AUSA2016: Dude, where’s my phys sec?

Maybe by writing this post I am confirming that I don’t have a lot of experiences tending many large conferences, but I felt like this should be discussed. There was a completely mind boggling lack of security at AUSA 2016 considering the clientele present.

I realize I certainly wasn’t the only veteran or security professional present so I’m most likely not the only one who took note of the security situation at AUSA. The Walter E. Washington convention center has a myriad of entry/exits for the two buildings. Floor plans can be found here for any interested parties.

For the sake of professional courtesy and sanctity of the welfare of future AUSA events in DC, I will not discuss specific parts of the security apparatus which included Washington DC police and contractors.

Entering AUSA, I noticed what appeared to be only one guard at each minor entrance to the two buildings being used for the event. The two main entrances were guarded by a variety of security professionals and had a dedicated staging area for VIP motorcades.

Upon voluntarily surrendering myself for registration and card issuance, I was a little shocked to notice that there were absolutely no screening procedures to go through. Zero. Attendees carrying backpacks and other large parcels weren’t searched or screened in any fashion. You could essentially bring in anything that was man portable with zero scrutiny. There was, however, a sign that instructed people to not bring weapons into the convention center.

On the event floor I was pleased to see watchful reps and most sensitive items cable locked to the displays they were sitting on. I did notice that Beretta had a rack of firearms that were seemingly left loose.


This simple construction rack, which extended to about head level, was filled with weaponry. On the bottom was what appeared to be a Cx4 9mm carbine and a GLX160 A1 just resting against the base. During my time in the industry I’d hear (relatively often) about people or companies who had gear swiped from expos or conferences. I figured you can’t stop every crime, but after seeing this display I understand why theft at these types of events occurs with some semblance of regularity.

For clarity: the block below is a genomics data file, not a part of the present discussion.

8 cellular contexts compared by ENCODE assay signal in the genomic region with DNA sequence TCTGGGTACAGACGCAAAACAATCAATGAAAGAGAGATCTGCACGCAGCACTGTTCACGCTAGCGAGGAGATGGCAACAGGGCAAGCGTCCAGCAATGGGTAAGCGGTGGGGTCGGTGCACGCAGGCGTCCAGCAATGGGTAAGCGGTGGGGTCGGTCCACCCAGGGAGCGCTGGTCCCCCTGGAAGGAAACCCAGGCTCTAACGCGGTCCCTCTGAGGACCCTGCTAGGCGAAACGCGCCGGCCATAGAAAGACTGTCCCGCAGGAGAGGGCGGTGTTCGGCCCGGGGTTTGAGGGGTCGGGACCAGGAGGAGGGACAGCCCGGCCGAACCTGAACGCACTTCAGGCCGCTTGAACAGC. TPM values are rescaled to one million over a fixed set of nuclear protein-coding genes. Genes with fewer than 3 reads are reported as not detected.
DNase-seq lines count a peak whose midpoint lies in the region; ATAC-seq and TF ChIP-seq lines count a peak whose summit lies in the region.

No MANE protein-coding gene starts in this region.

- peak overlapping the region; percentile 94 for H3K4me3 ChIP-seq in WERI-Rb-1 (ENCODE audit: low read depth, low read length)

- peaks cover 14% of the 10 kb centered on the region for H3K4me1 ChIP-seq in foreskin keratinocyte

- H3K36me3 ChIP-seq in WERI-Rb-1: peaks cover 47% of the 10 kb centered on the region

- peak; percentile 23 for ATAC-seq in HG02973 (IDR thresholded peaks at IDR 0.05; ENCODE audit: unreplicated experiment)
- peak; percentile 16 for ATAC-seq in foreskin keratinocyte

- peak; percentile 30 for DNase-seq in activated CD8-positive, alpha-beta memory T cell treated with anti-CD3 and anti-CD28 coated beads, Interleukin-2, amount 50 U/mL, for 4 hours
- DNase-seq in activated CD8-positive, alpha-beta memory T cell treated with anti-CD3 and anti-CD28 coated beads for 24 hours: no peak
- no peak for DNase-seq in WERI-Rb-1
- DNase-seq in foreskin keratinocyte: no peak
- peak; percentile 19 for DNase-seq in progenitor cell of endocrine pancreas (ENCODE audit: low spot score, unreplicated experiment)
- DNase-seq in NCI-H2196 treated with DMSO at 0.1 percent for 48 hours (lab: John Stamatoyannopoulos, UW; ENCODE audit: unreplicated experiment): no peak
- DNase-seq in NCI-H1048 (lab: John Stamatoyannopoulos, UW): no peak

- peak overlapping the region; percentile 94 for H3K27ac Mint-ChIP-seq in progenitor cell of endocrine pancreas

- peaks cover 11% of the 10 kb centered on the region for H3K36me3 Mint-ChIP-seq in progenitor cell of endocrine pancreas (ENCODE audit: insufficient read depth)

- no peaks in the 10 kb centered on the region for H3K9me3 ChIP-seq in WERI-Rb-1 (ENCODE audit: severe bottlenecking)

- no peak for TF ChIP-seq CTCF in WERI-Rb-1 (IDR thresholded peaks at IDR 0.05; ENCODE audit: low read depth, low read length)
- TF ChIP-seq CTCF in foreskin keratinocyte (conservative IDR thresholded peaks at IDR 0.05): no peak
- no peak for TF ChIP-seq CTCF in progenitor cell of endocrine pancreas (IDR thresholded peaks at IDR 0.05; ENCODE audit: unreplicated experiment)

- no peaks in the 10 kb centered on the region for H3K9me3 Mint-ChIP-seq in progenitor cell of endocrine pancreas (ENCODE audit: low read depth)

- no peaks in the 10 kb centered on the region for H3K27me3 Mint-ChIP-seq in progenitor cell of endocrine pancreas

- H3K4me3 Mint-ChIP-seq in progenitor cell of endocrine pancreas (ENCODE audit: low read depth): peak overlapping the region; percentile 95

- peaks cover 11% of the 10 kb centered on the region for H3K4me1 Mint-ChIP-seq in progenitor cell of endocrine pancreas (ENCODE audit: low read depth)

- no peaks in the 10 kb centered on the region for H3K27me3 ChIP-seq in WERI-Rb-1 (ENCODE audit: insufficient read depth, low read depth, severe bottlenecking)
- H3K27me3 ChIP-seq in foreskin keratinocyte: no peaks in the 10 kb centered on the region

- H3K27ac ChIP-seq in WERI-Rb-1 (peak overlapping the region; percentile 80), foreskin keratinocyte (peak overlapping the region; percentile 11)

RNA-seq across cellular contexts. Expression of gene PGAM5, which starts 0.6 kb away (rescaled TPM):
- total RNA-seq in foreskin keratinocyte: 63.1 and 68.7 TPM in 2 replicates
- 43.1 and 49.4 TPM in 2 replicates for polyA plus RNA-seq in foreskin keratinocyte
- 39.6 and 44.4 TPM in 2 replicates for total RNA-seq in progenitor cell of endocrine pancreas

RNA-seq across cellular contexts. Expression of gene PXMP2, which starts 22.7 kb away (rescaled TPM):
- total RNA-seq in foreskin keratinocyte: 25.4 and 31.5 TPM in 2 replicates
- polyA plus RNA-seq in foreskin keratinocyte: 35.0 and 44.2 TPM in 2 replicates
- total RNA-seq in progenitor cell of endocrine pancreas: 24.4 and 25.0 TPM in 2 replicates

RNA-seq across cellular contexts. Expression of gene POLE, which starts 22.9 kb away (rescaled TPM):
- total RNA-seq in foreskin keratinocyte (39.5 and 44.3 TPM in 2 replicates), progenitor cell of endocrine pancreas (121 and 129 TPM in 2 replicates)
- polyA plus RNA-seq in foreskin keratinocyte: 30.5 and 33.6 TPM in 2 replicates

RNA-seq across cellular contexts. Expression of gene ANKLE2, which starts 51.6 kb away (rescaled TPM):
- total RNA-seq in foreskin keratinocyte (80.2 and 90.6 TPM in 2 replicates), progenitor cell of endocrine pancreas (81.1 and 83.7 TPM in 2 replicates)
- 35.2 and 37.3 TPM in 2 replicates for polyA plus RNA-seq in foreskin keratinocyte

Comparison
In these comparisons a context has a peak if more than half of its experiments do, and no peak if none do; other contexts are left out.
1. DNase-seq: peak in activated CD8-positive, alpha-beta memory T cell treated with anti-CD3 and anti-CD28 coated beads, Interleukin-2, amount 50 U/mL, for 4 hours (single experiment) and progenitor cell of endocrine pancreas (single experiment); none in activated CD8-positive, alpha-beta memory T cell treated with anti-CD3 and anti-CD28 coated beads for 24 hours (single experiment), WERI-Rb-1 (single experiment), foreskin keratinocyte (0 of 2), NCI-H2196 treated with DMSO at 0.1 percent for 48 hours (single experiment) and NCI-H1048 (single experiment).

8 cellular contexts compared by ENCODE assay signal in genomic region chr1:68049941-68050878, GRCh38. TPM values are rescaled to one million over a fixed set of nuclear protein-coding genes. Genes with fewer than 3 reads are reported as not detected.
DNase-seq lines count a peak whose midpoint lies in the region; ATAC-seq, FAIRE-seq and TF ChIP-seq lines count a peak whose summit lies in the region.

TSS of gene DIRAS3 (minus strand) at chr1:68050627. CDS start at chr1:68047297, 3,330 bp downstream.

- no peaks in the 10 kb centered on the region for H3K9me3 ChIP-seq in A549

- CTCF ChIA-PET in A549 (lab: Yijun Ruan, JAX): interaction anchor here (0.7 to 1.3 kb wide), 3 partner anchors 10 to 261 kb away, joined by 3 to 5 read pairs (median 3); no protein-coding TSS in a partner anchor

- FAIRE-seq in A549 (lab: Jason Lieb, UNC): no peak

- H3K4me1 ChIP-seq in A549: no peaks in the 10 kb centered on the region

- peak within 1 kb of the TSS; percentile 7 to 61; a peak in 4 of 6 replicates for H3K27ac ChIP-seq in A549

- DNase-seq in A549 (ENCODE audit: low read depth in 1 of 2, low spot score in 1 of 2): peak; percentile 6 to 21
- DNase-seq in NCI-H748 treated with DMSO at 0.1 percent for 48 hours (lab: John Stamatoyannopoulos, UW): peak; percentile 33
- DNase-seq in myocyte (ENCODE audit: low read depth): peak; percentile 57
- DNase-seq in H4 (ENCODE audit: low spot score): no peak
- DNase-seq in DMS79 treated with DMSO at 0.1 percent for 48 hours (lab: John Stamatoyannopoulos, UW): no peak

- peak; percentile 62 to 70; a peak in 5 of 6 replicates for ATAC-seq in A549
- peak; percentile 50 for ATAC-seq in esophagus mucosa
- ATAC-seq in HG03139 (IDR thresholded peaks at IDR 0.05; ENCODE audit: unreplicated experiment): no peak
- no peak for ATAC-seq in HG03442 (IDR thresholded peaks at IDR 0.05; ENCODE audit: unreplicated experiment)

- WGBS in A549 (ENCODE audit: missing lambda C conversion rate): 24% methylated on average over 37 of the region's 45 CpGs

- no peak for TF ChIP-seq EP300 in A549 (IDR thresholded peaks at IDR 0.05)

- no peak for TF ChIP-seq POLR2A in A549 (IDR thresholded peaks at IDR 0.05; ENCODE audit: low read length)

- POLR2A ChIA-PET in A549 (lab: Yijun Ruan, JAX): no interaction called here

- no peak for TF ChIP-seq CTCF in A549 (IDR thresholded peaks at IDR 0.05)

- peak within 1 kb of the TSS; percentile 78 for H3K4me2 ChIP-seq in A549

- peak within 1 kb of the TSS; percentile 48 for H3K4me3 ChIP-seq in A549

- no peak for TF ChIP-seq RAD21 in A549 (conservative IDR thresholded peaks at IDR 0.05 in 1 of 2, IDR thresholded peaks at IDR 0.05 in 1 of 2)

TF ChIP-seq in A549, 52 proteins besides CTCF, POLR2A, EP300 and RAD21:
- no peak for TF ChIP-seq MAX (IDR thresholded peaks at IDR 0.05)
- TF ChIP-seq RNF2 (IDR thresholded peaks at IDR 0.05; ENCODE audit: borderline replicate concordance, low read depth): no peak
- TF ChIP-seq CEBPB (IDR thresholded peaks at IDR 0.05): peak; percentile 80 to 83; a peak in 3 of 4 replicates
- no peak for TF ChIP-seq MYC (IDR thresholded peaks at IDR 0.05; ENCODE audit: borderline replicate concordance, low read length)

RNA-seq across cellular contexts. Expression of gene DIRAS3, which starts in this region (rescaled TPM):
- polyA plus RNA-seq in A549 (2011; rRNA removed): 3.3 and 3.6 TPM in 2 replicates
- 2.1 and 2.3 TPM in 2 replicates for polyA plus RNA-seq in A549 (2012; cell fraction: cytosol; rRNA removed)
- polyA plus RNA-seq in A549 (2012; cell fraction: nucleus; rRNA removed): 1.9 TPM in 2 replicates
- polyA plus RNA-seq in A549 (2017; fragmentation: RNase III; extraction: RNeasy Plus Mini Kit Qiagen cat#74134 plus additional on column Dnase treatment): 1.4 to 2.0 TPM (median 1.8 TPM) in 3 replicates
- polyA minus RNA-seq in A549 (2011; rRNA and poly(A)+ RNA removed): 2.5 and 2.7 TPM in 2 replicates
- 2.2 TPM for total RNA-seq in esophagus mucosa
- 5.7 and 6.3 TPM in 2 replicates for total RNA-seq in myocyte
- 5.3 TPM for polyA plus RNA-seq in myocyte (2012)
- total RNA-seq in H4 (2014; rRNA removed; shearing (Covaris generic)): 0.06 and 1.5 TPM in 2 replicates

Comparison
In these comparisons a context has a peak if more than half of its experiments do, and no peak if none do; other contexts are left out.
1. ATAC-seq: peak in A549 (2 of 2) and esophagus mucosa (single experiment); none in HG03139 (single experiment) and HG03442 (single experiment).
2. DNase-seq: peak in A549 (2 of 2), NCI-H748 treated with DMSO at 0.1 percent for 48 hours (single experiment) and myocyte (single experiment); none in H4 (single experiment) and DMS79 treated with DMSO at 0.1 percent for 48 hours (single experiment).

I’d like to note that I didn’t ask the Beretta reps if these were functional devices or had been permanently or temporarily disabled. At the time of taking this photo all Beretta representatives had their backs turned towards me.

I returned the second day, more confident and knowing exactly where I wanted to go, and made a bee line through the main entrance with the many security professionals and police. Not a single person stopped me. I walked confidently, without my AUSA credentials displayed, in a suit with a large bag into the conference and nobody even questioned it. I only put my credentials on once I remembered that I didn’t don them in the exhibition hall, already having breezed past several security guards who were supposed to be ensuring that everyone was badged before entering further into the conference.

I mention this only because I believe that the morphology of terrorism is changing faster than our understanding and expertise is. I received zero scrutiny by any of the many security professionals I passed because I was dressed in a nice suit and walked confidently.

Furthermore, not that anyone was investigating thoroughly, the ID tag I received on one day was good for the next day as well. Considering that they are printed and folded from regular paper it would be incredibly easy to duplicate. Coupling this fact with no daily credential swaps leaves forging a pass quite easy.

This was not intended to be inflammatory towards Beretta or the event holders themselves. I fully understand threat mitigation and the realities of operating under budgets with big taskings. I hope this post will emphasize that we should never underestimate our importance as individuals in the industry and our own parts to play in being secure.






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